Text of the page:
The 1938 Daphne du Maurier novel, upon which it is based, is a ghost story without a ghost; an acclaimed novel about an unnamed young woman who recalls her memory of a dream of her time at Manderley and her marriage as the second Mrs de Winter.
Gaslighting – a form of psychological manipulation in which someone subtly sows seeds of doubt in another, making them question their own, perception, or judgment – is a huge theme throughout the book, and the new Netflix adaptation, both of the second Mrs de Winter, and also of the audience.
“There was a lot of rehearsal and discussion and going through the script with a fine tooth comb,” Wheatley tells Yahoo Movies UK.
“We held it up to a lot of scrutiny.”
Scott Thomas stars as Mrs Danvers, and Wheatley says she was the one who ensured that the story was worked through carefully: “That’s the kind of performer Kristin is – she's doesn't take any nonsense – so you have to be careful to know exactly what you're talking about when you have a conversation with her.”
But Wheatley, the director of cult classics such as Kill List and Sightseers, is also impressed with the numerous layers of “interesting gaslighting” going on in the story.
“There is the top level of Mrs Danvers to second Mrs de Winter, but also second Mrs de Winter’s gaslighting of the audience, and when I read it I think ‘how much of this is true?’” he shares.
“That's clever, and then there's the gaslighting of du Maurier of the audience, which is all the tricking of the audience, ‘come along with me for this wonderful tale of a widower who meets a girl’ – and then it turns into something they did not expect at all.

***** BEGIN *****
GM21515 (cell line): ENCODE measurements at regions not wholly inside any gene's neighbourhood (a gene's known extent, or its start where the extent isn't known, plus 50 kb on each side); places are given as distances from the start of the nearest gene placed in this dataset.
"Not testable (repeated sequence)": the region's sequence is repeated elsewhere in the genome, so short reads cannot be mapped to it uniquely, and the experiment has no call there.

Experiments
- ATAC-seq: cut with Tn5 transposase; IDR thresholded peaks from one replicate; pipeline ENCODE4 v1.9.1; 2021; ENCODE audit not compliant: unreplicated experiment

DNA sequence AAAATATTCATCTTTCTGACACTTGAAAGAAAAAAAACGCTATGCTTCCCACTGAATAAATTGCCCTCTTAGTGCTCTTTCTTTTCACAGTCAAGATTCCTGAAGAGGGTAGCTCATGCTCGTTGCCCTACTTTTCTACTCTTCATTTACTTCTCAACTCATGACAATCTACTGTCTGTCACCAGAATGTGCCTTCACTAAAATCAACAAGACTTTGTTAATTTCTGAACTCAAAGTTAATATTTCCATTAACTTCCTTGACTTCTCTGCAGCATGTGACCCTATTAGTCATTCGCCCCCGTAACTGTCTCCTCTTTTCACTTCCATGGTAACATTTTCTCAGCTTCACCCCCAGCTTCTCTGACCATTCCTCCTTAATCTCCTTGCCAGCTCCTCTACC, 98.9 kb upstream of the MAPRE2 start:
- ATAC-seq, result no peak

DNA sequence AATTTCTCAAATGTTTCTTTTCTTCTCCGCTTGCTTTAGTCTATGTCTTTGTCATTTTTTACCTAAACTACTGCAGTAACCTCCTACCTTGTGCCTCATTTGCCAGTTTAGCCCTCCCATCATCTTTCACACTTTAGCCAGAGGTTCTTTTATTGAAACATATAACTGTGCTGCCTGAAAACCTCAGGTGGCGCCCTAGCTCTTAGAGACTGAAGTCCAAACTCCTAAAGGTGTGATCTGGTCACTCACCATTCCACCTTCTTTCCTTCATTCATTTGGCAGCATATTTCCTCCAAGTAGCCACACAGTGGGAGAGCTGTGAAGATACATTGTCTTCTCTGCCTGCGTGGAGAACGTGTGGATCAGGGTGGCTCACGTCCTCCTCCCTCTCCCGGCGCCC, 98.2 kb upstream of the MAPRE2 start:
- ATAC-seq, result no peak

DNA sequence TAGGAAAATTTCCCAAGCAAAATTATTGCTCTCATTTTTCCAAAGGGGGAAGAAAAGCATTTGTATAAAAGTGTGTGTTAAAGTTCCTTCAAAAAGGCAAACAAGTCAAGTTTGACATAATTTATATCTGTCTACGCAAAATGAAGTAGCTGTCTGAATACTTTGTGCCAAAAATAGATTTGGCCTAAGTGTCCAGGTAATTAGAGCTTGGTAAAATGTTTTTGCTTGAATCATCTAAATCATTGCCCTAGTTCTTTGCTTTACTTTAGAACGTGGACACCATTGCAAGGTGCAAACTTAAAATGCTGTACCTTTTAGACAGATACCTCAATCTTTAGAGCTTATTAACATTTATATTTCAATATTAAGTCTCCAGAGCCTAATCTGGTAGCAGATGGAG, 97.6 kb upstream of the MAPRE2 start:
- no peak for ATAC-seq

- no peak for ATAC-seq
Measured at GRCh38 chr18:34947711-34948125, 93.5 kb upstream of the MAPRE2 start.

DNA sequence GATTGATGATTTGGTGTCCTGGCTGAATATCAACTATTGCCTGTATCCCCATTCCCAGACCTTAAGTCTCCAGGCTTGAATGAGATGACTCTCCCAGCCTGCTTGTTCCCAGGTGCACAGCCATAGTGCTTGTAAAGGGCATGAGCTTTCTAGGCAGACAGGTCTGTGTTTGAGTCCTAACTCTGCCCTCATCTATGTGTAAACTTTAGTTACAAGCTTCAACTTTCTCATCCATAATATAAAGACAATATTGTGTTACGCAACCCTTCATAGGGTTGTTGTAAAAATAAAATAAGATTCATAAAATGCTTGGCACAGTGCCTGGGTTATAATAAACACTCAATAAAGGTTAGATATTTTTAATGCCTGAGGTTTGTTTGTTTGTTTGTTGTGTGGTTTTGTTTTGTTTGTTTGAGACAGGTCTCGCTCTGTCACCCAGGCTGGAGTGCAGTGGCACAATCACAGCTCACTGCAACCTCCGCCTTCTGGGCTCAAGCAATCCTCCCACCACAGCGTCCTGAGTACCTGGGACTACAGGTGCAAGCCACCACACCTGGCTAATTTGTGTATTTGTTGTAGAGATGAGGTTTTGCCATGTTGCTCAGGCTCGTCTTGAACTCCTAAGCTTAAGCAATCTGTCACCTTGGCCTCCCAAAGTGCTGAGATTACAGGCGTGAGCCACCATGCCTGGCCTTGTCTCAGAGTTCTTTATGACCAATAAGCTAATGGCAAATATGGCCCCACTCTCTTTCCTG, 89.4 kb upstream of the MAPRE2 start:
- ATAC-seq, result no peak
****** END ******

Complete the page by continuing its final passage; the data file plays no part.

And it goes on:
“She was trolling the audience, she changed the genre every 30 or 40 pages.”
The audience never meets the titular character of Rebecca – the first Mrs de Winter – who has passed away in tragic circumstances before the second Mrs de Winter meets Maxim de Winter in the south of France.
Working as a companion for an American lady, Mrs de Winter reveals herself to be a naive young woman whose parents have both passed on.
She falls in love with Maxim and the pair marry, before he takes her back to his sweeping Cornish estate, Manderley, where she meets housekeeper Mrs Danvers and the estate’s servants.
But the ghost of Rebecca haunts the mansion – and Maxim – and Mrs de Winter finds herself trying to find her way when no one can accept Rebecca is gone.
Wheatley admits he never considered not using the book’s iconic opening line (“Last night I dreamt I went to Manderley again”) as he knew he would “never get away with not using it.”
It also “sets up the idea that what you are seeing is in the past” and, he says, “that's important” for the audience, new or old, as the story is “not a linear experience and the idea is about layers of reality.”
“It's not only a dream but a memory of a dream, so there are lots of different bits of truth in there – what is the second Mrs de Winter's truth, what is Maxim's truth, and how much of what he says is to be believed, and how much of Danvers is to be believed?
“They all report on Rebecca and so, how much of what they say is true? There is a lot going on in that sentence.”
Rebecca is out in select cinemas on 16 October and on Netflix on 21 October.
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